• Reuters, AFP-JIJI


The international aid system is deeply flawed and needs an overhaul, Haitian President Jovenel Moise said on Saturday, almost 10 years since the impoverished Caribbean island nation was struck by one of the deadliest earthquakes in history.

Haitians were on Sunday to commemorate the thousands who died as grief mixes with anger and bitterness over failed reconstruction efforts and continuing political instability.

International organizations pledged billions of dollars in aid after the earthquake struck on Jan. 12, 2010. But the use of the aid has since come under intense scrutiny from experts — only a fraction of it went directly to the Haitian government.

Experts blame bad governance, excessive bureaucracy, waste and inflated contracts given mostly to foreign companies for the lack of progress, which was further hampered by corruption and political power struggles.

“There is a serious problem with the methodology,” Moise said during an interview at the National Palace in which he repeatedly criticized how donors handled aid to Haiti.

Moise, a former banana exporter who took office in 2017, said recipient countries know their needs best and should have a greater say in how aid is spent.

“There has been no credible, long-term policy as to what to do with this money,” Moise said, faulting donors and Haiti’s weak institutions.

“It’s a lot of money, and I don’t know what has been done with it,” Moise said, adding that the government had little say over how the money would be spent. Moise said some improvements have been made but that more needs to be done.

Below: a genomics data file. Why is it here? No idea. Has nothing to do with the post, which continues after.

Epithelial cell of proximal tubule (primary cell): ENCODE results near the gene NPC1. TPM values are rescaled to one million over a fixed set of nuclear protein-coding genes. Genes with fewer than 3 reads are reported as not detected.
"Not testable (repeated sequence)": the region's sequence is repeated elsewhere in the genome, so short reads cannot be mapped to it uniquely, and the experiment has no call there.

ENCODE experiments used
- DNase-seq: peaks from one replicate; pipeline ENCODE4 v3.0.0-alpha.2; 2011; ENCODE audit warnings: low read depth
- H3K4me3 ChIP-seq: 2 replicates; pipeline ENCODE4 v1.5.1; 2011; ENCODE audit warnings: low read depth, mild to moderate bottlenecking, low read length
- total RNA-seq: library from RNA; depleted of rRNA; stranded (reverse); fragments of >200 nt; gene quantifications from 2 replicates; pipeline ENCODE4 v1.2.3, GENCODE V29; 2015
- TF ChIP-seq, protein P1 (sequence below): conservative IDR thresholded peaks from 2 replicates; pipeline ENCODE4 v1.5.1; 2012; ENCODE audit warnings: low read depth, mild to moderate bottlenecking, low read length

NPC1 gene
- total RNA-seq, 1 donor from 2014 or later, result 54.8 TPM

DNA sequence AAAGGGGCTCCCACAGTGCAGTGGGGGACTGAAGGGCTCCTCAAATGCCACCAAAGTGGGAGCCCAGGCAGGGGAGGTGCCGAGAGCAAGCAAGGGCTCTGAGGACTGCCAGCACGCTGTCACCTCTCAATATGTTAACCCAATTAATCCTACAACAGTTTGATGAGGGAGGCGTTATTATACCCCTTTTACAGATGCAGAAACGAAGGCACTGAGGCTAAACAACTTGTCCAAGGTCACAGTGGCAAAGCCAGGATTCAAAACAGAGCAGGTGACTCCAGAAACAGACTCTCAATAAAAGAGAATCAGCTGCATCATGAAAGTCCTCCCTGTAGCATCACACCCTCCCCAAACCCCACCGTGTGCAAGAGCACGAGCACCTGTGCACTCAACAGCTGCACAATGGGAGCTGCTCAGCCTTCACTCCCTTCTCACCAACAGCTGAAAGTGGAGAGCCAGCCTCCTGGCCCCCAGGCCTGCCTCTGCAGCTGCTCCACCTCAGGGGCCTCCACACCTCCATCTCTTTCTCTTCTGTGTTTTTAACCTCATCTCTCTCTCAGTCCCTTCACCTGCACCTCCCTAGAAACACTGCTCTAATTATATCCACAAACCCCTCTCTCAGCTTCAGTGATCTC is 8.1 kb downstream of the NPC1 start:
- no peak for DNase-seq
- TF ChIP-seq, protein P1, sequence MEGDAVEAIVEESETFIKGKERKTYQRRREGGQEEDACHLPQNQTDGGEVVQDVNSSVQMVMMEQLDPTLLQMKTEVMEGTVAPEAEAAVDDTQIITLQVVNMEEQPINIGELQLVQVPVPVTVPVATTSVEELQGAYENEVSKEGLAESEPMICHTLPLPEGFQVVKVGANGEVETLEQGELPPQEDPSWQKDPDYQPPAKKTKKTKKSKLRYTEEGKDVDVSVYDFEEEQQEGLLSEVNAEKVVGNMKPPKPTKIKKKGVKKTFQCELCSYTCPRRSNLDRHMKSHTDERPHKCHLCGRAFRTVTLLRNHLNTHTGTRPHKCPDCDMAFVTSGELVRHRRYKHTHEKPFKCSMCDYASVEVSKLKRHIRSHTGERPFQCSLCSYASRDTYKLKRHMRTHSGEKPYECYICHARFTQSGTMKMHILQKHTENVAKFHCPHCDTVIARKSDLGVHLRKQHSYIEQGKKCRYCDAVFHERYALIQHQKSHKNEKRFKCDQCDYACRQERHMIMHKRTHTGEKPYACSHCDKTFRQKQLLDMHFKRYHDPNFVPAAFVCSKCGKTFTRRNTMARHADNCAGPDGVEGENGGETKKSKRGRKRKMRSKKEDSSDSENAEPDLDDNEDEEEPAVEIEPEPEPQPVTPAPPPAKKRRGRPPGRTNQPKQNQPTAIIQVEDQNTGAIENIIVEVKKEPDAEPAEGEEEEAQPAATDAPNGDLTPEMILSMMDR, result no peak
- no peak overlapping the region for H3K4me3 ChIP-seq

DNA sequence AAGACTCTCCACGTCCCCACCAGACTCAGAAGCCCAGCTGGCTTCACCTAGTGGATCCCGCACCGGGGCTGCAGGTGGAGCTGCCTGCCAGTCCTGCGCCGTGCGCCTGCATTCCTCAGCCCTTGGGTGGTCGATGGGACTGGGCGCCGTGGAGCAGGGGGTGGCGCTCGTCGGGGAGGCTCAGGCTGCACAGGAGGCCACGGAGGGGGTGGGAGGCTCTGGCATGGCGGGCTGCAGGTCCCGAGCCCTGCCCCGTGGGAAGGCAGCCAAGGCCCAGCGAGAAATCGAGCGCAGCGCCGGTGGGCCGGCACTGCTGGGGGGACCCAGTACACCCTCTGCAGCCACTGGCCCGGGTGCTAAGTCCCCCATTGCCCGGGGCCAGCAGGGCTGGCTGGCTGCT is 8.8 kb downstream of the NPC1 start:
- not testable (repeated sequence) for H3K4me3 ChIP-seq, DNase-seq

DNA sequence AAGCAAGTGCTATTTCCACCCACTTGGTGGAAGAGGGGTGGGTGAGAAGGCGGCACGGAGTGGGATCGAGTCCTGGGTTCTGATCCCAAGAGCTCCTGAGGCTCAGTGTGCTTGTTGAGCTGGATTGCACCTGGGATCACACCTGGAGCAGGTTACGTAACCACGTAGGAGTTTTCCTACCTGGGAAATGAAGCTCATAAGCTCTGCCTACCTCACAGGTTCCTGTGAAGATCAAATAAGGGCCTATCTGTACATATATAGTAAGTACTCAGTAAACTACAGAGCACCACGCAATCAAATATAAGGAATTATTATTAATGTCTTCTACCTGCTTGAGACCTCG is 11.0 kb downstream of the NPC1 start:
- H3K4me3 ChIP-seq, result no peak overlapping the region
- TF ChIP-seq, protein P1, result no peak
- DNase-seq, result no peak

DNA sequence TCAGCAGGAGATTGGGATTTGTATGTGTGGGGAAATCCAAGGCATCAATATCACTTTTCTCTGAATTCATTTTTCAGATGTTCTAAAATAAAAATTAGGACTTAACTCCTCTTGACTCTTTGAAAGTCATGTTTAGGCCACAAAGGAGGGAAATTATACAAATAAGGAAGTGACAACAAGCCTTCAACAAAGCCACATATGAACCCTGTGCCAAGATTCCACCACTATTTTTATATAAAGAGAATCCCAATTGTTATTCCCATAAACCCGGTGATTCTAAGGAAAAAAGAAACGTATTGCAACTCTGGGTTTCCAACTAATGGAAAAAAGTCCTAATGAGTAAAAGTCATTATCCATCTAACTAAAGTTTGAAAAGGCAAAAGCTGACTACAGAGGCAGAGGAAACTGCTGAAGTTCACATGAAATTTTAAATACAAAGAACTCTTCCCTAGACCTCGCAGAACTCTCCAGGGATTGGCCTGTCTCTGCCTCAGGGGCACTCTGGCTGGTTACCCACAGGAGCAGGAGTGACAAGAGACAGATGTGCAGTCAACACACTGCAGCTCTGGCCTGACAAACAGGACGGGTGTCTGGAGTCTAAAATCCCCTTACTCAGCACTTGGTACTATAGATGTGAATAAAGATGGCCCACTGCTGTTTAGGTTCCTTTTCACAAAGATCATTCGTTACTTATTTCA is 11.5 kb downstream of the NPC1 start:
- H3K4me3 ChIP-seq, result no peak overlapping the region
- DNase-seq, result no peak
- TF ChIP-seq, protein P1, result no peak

The 7.0 magnitude quake killed tens of thousands of people and left many more homeless. Estimates of the number of dead vary widely, from below 100,000 to as high as 316,000, the official government figure.

While there is also no consensus as to how much aid Haiti received from international organizations in recent years — or what really constituted aid — most estimates put the number at above $10 billion.

The damage from the earthquake is still clearly visible across the capital — including the walls and structures at the entrance of the National Palace, whose classical cupola sank.

Since taking office, Moise said, his administration has been working to improve collaboration not only among Haitian institutions, but also with international bodies to ensure that money will be more effectively spent in the future.

Moise, who himself is under pressure to resign almost three years into his five-year term or to hold early elections, recognized that Haiti’s most pressing problem is its weak institutions. Haiti has had 15 presidents in the past 33 years.

Haiti is one of the most vulnerable countries in the world, exposed to natural disasters including storms, floods, droughts and earthquakes.

In 2016, Hurricane Matthew devastated the island. Still reeling from the effects of natural disasters, Haiti suffers from slow economic growth, high inflation and shortages of fuel and food.

Even so, Moise said he would not hold early elections. “The current situation is an opportunity to stop the permanent crisis,” he said.

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